Indian farmers flood into Mumbai to demand redress

Crippling debt among the main issues affecting agriculture in Maharashtra state

Indian farmers shout slogans as they listen to speakers at the site of a protest rally in Mumbai on March 12, 2018. 
Tens of thousands of Indian farmers protested in Mumbai on March 12 after walking more than a hundred kilometres to demand better crop prices and land rights. The farmers, wearing red caps and carrying red flags, arrived in the city following a six-day trek from Nashik, situated 165 kilometres (103 miles) north of India's financial capital.
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Nearly 50,000 farmers marched from rural Maharashtra into the city of Mumbai on Monday to protest against the government’s failure to resolve an agricultural crisis gripping the state.

Having begun walking six days ago from Nashik, 180 kilometres outside Mumbai, the farmers entered the city in near-silence early on Monday morning. As the light grew over the city, the procession, holding up banners of various unions and communist parties, resembled a river of red flowing through the Eastern Express Highway.

By 7am the farmers had reached Azad Maidan, an open space in south Mumbai. Their pre-dawn entry into Mumbai had been timed to minimise traffic disruptions for commuters, a representative of the All Indian Kisan Sabha (AIKS), a farmers’ union, told the news channel NDTV.

In the afternoon, a 12-member delegation of farmers met Maharashtra's chief minister, Devendra Fadnavis, who assured them his government would begin to meet their demands within two months.

“We’re positive in fulfilling demands,” Mr Fadnavis said on Twitter. He claimed that his government had tried to start negotiations with the farmers after they set out from Nashik “but they were firm on taking out the march”.

Maharashtra’s farm sector production grew by 22.5 per cent in 2016-17, but last year the sector shrank by 8.3 per cent because of insufficient rainfall and an infestation of pink bollworm.

The farmers are also complaining that the government’s support price – the minimum price at which it buys grains and other produce – is too low, and that their land rights are frequently infringed upon or neglected.

The crop failures last year were part of a larger pattern of hardship for Maharashtra’s farmers. At least half of the state’s agricultural households are in debt, and farmers who are unable to repay their loans frequently kill themselves. Last year, Maharashtra registered 2,414 farmer suicides between January and October.

The pattern repeats itself around the country. Roughly 263 million Indians work in agriculture, either as farmers or labourers; in total, 600 million people rely upon the sector for their livelihood.


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The average monthly income of a farming household is 6,426 rupees (Dh363), but the average debt per household is 47,000 rupees. In 2016, a year that witnessed abundant rainfall, 11,458 farmers killed themselves across India – the lowest figure in nearly two decades.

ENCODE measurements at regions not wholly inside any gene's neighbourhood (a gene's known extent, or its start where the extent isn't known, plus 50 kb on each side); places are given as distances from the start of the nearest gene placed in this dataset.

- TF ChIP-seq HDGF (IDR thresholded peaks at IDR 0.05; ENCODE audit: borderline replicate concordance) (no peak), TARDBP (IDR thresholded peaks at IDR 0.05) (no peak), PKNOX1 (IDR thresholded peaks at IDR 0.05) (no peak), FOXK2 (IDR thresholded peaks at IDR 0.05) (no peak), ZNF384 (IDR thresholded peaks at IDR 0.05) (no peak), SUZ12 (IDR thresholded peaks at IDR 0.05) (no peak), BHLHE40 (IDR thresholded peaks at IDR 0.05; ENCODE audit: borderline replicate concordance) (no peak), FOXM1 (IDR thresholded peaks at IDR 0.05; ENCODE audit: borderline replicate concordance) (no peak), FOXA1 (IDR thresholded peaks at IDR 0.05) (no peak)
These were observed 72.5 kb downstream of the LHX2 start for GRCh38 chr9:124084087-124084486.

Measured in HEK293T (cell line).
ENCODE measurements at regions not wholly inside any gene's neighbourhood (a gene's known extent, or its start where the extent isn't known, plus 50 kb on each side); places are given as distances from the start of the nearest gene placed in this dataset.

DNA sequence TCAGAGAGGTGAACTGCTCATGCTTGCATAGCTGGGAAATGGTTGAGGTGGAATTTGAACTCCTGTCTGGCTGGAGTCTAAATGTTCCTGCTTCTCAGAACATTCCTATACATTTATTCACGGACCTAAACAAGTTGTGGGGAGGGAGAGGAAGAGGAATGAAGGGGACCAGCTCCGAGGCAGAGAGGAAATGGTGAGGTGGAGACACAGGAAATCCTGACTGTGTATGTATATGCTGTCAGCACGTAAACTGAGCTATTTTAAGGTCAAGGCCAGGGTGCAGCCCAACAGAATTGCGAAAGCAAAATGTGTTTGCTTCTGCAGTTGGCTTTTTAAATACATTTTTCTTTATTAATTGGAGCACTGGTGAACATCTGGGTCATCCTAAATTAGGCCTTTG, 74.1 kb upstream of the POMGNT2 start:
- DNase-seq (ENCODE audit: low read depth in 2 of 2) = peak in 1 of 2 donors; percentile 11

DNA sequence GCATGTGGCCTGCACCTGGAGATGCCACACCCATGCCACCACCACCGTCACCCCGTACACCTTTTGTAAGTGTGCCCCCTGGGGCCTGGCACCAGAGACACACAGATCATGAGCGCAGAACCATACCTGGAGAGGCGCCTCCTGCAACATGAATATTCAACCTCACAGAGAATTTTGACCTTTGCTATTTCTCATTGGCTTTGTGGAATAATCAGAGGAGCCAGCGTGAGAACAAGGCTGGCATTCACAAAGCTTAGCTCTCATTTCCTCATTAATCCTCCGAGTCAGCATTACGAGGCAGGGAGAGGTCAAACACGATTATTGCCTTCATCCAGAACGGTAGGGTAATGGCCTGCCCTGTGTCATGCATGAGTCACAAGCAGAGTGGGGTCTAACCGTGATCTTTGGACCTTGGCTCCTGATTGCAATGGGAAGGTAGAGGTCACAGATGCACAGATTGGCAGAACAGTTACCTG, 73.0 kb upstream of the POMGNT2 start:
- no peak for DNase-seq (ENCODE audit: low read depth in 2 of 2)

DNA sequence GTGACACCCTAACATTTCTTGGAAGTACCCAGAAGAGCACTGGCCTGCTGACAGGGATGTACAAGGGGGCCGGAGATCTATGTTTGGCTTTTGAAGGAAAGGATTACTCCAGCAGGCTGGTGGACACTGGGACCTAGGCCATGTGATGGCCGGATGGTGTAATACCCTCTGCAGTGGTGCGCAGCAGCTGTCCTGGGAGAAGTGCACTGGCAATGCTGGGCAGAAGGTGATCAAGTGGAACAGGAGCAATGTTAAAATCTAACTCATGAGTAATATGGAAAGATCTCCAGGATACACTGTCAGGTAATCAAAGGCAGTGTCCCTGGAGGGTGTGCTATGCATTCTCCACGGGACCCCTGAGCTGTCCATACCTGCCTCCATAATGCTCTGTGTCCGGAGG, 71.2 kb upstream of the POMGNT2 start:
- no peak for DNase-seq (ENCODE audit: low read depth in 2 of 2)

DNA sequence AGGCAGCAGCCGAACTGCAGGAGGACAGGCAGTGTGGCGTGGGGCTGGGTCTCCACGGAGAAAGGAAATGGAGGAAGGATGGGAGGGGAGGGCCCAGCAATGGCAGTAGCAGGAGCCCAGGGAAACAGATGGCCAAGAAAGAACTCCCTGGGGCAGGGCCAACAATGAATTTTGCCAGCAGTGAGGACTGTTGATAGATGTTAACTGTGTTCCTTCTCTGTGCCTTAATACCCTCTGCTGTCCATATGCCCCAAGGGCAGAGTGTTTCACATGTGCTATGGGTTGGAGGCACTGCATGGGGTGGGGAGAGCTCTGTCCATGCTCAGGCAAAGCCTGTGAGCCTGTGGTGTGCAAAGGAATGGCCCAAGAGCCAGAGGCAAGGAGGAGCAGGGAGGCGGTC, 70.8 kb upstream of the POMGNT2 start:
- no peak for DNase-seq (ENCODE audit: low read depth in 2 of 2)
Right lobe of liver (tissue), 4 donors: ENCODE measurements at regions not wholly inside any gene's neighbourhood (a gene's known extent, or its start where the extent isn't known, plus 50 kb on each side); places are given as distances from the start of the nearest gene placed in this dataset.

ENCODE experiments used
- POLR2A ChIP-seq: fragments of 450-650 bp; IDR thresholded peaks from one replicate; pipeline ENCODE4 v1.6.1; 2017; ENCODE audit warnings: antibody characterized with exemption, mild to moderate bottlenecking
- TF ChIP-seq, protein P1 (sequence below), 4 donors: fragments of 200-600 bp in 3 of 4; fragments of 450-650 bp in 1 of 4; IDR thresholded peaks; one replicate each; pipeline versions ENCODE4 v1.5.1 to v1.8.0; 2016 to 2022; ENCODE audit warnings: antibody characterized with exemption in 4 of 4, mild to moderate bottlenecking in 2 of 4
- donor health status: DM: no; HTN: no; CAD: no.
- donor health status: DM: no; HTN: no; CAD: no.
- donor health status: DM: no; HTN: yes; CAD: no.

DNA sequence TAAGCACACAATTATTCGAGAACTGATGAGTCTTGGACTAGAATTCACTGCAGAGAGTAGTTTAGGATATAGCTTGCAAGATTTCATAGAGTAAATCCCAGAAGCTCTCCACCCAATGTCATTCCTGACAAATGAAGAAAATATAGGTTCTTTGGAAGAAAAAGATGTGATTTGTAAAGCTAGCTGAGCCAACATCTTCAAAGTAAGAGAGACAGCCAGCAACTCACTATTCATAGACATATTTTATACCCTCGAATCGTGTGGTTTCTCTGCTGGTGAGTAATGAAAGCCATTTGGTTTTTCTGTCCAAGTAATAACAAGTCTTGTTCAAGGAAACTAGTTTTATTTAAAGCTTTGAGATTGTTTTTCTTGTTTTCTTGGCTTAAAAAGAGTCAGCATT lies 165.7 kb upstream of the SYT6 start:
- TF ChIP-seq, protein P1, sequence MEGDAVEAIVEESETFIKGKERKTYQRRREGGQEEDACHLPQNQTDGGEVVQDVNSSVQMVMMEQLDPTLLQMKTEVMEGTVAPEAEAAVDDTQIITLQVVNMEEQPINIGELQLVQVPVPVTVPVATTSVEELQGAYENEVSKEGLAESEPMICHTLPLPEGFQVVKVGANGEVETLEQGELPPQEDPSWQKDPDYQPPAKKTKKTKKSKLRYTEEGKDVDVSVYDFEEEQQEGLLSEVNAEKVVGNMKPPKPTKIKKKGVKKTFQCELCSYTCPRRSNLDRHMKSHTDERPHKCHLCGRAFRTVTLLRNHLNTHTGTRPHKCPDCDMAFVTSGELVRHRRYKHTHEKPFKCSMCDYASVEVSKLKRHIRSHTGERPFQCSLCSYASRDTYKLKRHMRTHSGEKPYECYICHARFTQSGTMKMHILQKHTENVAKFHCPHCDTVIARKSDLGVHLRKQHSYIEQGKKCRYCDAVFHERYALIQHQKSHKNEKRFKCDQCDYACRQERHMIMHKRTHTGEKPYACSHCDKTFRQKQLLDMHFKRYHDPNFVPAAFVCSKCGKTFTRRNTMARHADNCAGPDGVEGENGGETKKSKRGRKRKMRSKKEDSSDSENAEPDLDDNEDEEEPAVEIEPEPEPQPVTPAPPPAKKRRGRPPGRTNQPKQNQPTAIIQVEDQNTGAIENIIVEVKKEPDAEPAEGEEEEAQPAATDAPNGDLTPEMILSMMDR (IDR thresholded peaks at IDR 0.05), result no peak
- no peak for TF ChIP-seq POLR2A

Last year, Maharashtra provided a limited waiver of loans, relieving each farmer of up to 150,000 rupees of debt. The cost to the treasury was estimated to be roughly 340 million rupees.

But Ashok Dhawale, the president of the AIKS, said on Monday that the implementation of the waiver had been patchy. Among the farmers’ demands is full loan relief – without the 150,000-rupee ceiling.

Mr Dhawale said farmers wanted the government to stop acquiring agricultural land for “fancy and elitist projects” such as Prime Minister Narendra Modi’s beloved bullet train link, and to increase crop support prices.

He said farmers from Maharashtra’s indigenous tribes, who often have no formal title to land they have lived on for centuries, were being displaced. The government “should vest land in the names of the tribals, who have been cultivating it for several generations”, Mr Dhawale said.

Once Mr Fadnavis’ government made its promises, the farmers prepared to leave the city aboard trains arranged by the government.

Dozens of Mumbai residents had turned out to show support for the farmers as they marched through Mumbai in the morning, visiting sections of the Eastern Express Highway to offer them biscuits, dates and water.

Many of the farmers were barefoot, said Nitin Rane, a university student who joined his sister in handing out paper cups of water.

“At the time, I didn’t fully understand what the protest was about,” Mr Rane said. “After I came home, I read the papers and got a better sense of it. And I hope the government helps the farmers out.

“Somewhere today I read this sentence about the farmers – that these are the people who feed us, and so we should be happy to feed them in turn as well,” he said. “It’s important for India that its farmers do well.”